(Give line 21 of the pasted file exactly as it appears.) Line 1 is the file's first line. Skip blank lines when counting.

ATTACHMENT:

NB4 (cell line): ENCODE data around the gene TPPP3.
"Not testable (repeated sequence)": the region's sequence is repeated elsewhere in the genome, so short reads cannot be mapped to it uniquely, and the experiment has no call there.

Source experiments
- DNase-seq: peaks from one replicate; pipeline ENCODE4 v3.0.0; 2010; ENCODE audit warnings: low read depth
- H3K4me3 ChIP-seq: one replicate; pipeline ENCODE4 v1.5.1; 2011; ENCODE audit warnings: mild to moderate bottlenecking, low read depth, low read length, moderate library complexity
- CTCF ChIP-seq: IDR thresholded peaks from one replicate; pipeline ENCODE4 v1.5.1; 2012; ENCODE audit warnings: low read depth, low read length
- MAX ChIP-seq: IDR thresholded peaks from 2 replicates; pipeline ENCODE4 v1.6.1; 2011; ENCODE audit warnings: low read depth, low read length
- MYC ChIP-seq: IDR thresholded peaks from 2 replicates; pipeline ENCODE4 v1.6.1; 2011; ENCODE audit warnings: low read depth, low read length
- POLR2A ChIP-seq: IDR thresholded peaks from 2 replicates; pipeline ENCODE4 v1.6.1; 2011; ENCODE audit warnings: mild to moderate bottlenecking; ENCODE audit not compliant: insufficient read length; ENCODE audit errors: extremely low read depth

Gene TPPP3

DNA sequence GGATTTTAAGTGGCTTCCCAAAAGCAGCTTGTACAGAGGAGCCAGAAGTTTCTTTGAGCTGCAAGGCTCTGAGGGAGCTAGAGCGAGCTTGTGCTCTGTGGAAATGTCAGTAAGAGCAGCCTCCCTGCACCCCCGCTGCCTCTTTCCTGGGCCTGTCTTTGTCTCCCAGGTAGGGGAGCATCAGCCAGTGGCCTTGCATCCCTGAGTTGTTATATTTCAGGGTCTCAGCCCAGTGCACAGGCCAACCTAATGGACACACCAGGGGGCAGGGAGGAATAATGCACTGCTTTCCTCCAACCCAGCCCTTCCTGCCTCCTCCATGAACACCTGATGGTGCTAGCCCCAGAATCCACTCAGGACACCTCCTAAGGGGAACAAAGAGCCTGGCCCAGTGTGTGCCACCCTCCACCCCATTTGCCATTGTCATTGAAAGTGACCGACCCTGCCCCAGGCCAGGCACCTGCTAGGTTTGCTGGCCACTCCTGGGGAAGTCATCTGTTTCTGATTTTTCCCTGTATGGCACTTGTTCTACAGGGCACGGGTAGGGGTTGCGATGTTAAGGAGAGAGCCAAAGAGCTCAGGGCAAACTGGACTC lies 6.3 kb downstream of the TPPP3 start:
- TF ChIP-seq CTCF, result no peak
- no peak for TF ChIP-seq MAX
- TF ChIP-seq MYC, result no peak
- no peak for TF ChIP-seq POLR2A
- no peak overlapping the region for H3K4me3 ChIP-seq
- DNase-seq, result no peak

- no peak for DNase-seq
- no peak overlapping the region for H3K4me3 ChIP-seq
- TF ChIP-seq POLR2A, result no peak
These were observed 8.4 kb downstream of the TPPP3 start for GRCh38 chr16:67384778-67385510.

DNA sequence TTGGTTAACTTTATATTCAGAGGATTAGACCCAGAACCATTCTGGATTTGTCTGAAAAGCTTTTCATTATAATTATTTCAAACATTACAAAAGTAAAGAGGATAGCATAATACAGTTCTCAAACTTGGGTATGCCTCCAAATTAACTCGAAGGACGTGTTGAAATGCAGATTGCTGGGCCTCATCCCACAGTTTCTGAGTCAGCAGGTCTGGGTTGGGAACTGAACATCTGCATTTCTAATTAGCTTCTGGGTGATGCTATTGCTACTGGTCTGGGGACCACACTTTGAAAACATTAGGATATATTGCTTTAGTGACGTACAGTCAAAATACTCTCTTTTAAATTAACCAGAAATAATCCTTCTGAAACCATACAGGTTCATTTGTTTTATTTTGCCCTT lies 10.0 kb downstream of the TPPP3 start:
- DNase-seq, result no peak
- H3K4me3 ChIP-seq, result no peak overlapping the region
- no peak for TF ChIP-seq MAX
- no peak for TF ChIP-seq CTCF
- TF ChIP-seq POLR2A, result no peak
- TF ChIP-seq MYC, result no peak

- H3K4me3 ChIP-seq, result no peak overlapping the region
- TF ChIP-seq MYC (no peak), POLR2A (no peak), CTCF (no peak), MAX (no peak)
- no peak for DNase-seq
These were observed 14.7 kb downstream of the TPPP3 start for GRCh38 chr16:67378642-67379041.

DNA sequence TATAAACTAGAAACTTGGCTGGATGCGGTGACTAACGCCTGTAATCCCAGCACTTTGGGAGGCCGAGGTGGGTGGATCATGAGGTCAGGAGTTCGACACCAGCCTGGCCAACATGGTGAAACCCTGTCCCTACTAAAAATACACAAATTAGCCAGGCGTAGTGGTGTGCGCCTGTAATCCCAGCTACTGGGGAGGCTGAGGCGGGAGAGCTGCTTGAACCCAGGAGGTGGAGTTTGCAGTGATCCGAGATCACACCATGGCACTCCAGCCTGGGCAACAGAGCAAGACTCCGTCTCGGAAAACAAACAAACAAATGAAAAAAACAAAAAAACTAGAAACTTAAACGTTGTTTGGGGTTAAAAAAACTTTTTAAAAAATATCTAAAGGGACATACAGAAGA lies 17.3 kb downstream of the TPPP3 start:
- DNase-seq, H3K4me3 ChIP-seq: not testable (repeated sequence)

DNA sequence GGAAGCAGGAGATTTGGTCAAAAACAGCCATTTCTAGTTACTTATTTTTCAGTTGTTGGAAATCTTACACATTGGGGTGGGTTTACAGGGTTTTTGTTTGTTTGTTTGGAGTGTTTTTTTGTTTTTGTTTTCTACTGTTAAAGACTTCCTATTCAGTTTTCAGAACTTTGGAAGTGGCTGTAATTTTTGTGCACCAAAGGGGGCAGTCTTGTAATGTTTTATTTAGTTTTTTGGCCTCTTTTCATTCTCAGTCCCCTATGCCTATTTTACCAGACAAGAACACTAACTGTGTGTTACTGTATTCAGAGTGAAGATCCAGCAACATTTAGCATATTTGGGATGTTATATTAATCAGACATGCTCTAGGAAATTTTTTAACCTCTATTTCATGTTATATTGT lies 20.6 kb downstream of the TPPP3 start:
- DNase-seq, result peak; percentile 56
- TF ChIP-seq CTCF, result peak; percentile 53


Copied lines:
These were observed 8.4 kb downstream of the TPPP3 start for GRCh38 chr16:67384778-67385510.